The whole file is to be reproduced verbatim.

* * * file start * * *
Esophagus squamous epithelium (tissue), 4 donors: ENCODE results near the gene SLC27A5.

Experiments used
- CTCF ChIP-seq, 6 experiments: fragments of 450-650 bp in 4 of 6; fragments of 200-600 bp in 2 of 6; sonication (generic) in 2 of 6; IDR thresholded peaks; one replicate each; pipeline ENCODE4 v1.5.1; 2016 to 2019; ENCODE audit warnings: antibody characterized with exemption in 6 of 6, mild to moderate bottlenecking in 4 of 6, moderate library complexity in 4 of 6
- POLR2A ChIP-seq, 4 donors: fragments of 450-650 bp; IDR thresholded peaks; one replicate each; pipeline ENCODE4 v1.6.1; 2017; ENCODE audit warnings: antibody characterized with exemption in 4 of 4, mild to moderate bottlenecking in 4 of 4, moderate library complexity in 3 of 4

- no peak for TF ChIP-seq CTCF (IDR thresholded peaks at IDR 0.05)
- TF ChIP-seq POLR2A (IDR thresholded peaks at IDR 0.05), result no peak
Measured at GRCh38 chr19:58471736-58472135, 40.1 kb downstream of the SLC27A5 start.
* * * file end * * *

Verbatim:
Esophagus squamous epithelium (tissue), 4 donors: ENCODE results near the gene SLC27A5.

Experiments used
- CTCF ChIP-seq, 6 experiments: fragments of 450-650 bp in 4 of 6; fragments of 200-600 bp in 2 of 6; sonication (generic) in 2 of 6; IDR thresholded peaks; one replicate each; pipeline ENCODE4 v1.5.1; 2016 to 2019; ENCODE audit warnings: antibody characterized with exemption in 6 of 6, mild to moderate bottlenecking in 4 of 6, moderate library complexity in 4 of 6
- POLR2A ChIP-seq, 4 donors: fragments of 450-650 bp; IDR thresholded peaks; one replicate each; pipeline ENCODE4 v1.6.1; 2017; ENCODE audit warnings: antibody characterized with exemption in 4 of 4, mild to moderate bottlenecking in 4 of 4, moderate library complexity in 3 of 4

- no peak for TF ChIP-seq CTCF (IDR thresholded peaks at IDR 0.05)
- TF ChIP-seq POLR2A (IDR thresholded peaks at IDR 0.05), result no peak
Measured at GRCh38 chr19:58471736-58472135, 40.1 kb downstream of the SLC27A5 start.